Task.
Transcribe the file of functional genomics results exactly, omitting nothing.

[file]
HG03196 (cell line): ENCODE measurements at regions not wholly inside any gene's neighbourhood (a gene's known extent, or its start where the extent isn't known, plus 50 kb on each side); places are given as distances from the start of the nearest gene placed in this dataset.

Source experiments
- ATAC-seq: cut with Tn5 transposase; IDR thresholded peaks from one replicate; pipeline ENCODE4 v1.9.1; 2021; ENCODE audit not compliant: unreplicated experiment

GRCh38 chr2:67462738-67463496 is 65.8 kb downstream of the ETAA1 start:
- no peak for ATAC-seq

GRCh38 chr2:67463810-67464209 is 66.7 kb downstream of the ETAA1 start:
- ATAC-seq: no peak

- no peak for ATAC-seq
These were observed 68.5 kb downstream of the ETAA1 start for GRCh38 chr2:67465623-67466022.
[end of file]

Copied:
HG03196 (cell line): ENCODE measurements at regions not wholly inside any gene's neighbourhood (a gene's known extent, or its start where the extent isn't known, plus 50 kb on each side); places are given as distances from the start of the nearest gene placed in this dataset.

Source experiments
- ATAC-seq: cut with Tn5 transposase; IDR thresholded peaks from one replicate; pipeline ENCODE4 v1.9.1; 2021; ENCODE audit not compliant: unreplicated experiment

GRCh38 chr2:67462738-67463496 is 65.8 kb downstream of the ETAA1 start:
- no peak for ATAC-seq

GRCh38 chr2:67463810-67464209 is 66.7 kb downstream of the ETAA1 start:
- ATAC-seq: no peak

- no peak for ATAC-seq
These were observed 68.5 kb downstream of the ETAA1 start for GRCh38 chr2:67465623-67466022.